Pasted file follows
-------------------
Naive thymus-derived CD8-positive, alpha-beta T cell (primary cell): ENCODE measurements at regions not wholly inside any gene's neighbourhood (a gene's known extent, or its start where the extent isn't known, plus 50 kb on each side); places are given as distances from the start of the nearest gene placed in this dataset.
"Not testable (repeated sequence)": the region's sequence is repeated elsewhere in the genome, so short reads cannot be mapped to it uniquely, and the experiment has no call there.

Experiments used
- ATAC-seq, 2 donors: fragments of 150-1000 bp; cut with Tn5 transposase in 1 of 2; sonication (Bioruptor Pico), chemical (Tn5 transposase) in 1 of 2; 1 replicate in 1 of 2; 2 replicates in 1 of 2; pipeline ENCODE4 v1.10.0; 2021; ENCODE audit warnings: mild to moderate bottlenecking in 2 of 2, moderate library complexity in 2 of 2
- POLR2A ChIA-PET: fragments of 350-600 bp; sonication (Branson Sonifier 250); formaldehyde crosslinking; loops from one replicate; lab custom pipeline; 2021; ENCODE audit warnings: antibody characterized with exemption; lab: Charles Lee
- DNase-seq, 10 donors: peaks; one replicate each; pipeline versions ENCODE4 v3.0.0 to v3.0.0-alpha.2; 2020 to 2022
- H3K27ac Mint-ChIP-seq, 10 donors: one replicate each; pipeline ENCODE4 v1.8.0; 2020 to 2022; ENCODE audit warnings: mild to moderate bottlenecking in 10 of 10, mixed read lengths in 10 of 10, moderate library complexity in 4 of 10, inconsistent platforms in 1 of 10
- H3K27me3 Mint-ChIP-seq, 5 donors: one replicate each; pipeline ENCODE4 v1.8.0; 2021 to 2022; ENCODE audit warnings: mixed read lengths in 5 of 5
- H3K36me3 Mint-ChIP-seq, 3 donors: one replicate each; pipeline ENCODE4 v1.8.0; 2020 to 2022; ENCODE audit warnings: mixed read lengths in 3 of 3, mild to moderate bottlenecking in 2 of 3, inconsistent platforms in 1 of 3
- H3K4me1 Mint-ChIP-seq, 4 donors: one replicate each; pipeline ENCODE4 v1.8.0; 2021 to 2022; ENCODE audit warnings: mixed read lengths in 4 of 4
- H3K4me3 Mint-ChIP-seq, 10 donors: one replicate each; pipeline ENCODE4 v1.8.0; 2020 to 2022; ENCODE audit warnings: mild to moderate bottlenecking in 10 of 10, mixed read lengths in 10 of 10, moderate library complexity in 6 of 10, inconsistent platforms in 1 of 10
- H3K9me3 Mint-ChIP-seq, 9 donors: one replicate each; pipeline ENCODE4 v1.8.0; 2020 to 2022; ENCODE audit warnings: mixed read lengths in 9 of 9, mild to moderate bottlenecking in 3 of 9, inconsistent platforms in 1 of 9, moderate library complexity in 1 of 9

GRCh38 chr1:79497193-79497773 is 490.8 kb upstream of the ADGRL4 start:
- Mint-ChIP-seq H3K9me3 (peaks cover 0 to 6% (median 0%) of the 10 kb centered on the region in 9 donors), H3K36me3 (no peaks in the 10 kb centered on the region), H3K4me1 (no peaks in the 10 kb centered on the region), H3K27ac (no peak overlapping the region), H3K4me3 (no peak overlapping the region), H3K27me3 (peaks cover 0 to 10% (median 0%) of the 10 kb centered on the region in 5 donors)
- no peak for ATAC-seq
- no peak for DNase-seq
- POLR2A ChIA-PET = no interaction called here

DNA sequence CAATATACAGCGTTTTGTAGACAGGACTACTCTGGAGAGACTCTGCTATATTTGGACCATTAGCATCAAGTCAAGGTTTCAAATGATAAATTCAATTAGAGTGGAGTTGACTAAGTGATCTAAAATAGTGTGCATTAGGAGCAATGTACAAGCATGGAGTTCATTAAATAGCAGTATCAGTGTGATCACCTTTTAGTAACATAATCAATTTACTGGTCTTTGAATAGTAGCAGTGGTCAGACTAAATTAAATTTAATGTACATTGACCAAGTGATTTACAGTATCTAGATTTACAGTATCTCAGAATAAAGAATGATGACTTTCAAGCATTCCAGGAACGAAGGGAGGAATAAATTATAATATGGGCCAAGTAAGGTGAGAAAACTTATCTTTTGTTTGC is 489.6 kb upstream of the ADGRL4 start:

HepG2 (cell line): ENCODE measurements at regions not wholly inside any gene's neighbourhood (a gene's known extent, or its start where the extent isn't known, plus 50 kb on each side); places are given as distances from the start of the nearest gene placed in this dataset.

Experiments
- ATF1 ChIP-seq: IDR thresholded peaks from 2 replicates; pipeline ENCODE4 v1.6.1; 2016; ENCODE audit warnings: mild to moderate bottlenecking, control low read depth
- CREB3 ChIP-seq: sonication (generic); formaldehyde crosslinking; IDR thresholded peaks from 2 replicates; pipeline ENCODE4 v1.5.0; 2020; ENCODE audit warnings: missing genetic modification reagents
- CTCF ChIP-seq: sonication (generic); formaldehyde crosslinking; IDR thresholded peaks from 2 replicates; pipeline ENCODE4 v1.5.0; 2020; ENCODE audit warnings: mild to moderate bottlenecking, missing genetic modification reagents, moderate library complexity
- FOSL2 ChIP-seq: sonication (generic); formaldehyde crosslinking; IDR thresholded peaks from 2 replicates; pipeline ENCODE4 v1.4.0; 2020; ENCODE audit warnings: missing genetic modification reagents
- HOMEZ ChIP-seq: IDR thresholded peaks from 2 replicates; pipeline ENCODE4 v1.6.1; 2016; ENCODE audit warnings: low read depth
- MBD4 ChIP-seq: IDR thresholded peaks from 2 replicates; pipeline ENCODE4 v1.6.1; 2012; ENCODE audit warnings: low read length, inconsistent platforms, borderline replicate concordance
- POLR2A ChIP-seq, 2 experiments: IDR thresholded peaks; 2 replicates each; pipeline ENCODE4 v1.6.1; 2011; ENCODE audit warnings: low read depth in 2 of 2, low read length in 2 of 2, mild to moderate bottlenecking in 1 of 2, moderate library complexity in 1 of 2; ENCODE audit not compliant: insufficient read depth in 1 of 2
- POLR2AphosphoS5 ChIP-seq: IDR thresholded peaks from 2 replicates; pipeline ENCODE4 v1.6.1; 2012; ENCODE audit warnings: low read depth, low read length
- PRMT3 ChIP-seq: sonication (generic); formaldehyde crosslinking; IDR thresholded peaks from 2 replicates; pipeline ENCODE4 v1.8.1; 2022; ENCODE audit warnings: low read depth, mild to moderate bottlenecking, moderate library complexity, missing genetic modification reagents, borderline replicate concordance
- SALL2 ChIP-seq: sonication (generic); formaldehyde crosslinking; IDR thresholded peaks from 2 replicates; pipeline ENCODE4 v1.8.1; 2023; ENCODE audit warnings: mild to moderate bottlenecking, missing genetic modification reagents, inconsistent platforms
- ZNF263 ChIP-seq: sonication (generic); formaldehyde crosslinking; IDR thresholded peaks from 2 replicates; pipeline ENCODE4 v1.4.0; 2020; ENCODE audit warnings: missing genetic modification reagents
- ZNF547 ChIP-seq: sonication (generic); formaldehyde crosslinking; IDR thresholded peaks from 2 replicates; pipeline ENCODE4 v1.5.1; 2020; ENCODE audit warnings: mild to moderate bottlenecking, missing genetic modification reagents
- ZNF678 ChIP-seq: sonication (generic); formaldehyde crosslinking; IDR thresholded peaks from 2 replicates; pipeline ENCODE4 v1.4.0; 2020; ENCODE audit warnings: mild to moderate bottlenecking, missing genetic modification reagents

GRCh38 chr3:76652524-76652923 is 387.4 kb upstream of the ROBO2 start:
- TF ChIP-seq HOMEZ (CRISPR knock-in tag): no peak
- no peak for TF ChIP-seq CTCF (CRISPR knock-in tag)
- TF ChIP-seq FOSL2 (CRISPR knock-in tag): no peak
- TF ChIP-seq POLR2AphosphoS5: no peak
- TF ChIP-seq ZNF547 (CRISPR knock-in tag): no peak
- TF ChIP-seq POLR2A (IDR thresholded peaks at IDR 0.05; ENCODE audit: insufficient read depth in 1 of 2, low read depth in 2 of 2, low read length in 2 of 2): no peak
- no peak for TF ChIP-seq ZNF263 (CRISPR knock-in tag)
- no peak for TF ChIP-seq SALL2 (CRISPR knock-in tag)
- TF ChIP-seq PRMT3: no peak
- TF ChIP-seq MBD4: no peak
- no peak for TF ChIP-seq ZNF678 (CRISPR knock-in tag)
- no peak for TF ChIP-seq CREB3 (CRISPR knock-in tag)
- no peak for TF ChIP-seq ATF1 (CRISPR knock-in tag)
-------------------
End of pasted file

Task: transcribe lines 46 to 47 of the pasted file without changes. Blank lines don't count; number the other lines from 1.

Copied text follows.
- no peak for TF ChIP-seq CREB3 (CRISPR knock-in tag)
- no peak for TF ChIP-seq ATF1 (CRISPR knock-in tag)